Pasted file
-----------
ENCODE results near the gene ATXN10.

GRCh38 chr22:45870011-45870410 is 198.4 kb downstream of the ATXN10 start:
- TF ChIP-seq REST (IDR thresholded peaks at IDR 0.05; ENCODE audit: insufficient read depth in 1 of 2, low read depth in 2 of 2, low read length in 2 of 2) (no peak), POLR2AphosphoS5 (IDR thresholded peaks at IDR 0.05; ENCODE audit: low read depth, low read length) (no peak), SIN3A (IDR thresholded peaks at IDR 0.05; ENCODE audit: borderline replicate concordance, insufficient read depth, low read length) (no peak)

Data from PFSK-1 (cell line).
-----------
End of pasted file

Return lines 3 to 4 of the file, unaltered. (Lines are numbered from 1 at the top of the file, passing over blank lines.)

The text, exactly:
- TF ChIP-seq REST (IDR thresholded peaks at IDR 0.05; ENCODE audit: insufficient read depth in 1 of 2, low read depth in 2 of 2, low read length in 2 of 2) (no peak), POLR2AphosphoS5 (IDR thresholded peaks at IDR 0.05; ENCODE audit: low read depth, low read length) (no peak), SIN3A (IDR thresholded peaks at IDR 0.05; ENCODE audit: borderline replicate concordance, insufficient read depth, low read length) (no peak)

Data from PFSK-1 (cell line).